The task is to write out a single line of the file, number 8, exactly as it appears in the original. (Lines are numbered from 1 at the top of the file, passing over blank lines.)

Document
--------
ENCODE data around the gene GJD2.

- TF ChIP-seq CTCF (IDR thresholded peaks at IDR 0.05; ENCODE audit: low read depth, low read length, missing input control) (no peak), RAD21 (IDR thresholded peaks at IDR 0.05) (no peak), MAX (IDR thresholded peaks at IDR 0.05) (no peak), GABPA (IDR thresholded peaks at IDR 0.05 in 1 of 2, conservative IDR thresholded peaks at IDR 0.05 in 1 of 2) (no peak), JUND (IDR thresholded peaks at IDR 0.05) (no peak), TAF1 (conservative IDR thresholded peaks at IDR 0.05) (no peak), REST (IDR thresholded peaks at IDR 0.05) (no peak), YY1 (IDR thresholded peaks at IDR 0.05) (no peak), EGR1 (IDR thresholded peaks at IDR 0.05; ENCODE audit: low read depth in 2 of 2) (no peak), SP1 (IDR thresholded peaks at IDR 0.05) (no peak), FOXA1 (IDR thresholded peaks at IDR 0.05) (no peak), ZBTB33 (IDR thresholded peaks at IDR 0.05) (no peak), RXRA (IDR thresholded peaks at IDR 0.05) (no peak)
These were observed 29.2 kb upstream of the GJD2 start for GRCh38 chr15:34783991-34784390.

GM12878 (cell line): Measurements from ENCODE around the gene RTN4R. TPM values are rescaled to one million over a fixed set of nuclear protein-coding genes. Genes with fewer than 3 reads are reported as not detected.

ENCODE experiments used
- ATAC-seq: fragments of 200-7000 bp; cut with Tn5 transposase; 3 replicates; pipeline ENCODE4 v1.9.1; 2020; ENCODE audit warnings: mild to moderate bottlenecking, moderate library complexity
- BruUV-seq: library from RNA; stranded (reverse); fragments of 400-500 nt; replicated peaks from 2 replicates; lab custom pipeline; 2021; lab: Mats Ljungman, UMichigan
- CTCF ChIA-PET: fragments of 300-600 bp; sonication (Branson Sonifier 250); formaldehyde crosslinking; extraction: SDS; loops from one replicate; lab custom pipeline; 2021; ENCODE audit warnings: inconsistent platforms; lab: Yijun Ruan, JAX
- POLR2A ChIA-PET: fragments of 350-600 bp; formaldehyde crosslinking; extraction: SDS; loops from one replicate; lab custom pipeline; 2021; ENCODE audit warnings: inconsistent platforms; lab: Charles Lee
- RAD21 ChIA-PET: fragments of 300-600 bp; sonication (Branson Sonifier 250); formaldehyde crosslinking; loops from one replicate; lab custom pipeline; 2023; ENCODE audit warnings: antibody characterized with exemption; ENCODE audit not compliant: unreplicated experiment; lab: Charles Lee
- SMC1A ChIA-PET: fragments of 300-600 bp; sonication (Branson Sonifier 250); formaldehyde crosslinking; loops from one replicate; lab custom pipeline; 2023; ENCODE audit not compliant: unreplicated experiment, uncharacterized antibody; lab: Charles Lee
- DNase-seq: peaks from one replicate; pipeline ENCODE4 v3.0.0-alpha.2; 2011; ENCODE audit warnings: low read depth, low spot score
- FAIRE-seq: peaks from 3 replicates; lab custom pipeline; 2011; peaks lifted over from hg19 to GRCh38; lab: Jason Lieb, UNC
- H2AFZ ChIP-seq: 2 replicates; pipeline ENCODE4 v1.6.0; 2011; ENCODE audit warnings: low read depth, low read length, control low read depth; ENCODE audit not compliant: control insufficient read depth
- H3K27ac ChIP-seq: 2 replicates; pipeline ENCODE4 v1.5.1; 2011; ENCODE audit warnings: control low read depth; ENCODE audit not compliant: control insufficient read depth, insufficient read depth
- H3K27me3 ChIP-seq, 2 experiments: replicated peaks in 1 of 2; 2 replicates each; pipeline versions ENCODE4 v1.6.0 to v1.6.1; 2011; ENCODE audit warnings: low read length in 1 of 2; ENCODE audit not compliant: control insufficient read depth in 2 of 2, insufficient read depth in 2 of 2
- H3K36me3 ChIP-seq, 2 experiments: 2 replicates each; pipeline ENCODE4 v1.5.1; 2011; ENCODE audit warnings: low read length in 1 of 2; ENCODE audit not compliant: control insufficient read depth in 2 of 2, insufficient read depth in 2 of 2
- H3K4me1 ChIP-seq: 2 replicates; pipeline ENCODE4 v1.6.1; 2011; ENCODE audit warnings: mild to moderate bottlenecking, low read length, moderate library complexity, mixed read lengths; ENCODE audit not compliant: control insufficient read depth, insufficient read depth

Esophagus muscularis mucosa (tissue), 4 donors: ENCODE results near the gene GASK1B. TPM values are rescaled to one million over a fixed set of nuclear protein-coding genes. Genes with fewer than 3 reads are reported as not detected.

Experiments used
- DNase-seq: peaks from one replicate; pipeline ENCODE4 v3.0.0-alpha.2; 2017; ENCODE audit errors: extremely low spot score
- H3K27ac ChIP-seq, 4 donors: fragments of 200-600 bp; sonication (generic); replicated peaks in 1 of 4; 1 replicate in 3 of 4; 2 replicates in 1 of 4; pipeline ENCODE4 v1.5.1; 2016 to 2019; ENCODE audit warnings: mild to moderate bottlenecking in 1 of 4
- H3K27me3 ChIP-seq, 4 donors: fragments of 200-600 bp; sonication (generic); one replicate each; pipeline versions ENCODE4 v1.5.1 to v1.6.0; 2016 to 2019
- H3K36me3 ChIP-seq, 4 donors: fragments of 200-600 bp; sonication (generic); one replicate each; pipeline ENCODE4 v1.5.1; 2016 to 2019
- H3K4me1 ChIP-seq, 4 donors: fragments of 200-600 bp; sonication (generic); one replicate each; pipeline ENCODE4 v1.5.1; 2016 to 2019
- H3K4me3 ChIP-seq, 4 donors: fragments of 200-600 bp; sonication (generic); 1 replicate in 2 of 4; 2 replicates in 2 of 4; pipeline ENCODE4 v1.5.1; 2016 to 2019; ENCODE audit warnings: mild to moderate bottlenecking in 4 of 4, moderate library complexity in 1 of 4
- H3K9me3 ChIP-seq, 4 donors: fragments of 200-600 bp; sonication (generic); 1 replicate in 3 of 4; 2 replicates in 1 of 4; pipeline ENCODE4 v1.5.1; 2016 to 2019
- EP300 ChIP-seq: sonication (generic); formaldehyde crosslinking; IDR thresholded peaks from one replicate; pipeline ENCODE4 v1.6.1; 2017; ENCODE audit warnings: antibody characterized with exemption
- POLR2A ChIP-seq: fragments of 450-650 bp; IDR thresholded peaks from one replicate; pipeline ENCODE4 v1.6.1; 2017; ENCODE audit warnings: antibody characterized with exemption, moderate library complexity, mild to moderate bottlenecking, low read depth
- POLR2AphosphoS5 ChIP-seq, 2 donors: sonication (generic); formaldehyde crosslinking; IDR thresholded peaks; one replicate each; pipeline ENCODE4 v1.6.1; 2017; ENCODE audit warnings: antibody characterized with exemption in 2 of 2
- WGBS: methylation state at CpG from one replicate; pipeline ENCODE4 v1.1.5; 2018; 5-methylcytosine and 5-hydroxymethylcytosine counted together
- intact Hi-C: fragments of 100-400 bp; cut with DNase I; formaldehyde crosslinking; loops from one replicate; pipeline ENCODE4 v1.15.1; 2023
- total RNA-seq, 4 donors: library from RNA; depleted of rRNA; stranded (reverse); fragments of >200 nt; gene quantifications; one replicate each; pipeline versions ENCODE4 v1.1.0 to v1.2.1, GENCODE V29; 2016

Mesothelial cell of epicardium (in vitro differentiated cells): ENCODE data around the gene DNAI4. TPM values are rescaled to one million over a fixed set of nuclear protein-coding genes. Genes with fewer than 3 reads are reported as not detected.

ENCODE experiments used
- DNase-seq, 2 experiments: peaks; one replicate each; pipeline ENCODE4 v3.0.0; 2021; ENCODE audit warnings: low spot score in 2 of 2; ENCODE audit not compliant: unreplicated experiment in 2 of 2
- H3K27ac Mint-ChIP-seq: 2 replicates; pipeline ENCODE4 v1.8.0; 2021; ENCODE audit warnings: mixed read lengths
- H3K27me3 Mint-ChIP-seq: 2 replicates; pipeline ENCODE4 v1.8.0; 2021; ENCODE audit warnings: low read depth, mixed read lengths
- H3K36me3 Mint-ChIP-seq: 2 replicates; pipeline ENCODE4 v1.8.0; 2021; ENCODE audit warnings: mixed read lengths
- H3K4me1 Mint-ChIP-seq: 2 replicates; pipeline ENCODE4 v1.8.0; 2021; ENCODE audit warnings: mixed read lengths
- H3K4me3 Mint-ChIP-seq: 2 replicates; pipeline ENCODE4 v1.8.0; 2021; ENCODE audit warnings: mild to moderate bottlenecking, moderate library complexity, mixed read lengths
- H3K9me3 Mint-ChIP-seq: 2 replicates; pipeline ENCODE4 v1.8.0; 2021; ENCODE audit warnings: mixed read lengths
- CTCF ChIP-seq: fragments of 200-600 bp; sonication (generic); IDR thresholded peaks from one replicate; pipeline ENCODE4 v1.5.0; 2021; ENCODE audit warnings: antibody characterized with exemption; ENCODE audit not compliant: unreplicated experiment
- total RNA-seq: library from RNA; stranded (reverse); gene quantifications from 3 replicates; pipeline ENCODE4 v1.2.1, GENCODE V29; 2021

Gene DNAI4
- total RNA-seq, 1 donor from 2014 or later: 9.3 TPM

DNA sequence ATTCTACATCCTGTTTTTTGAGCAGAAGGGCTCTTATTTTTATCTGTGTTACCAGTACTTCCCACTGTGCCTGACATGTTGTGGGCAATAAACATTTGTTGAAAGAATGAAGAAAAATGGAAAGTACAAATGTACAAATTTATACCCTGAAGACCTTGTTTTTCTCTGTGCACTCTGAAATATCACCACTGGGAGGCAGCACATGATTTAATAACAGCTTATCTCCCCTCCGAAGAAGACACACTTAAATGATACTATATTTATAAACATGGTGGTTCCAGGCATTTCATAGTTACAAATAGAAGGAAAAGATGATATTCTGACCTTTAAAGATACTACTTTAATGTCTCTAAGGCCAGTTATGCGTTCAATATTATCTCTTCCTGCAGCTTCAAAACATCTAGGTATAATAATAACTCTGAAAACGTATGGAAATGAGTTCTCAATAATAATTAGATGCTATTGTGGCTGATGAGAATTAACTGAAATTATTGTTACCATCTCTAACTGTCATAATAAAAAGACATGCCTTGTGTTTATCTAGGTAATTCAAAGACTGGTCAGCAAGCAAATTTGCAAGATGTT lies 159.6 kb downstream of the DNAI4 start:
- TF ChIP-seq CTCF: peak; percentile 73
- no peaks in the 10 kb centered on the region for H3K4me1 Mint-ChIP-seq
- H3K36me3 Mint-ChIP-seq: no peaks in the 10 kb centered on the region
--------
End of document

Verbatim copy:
- CTCF ChIA-PET: fragments of 300-600 bp; sonication (Branson Sonifier 250); formaldehyde crosslinking; extraction: SDS; loops from one replicate; lab custom pipeline; 2021; ENCODE audit warnings: inconsistent platforms; lab: Yijun Ruan, JAX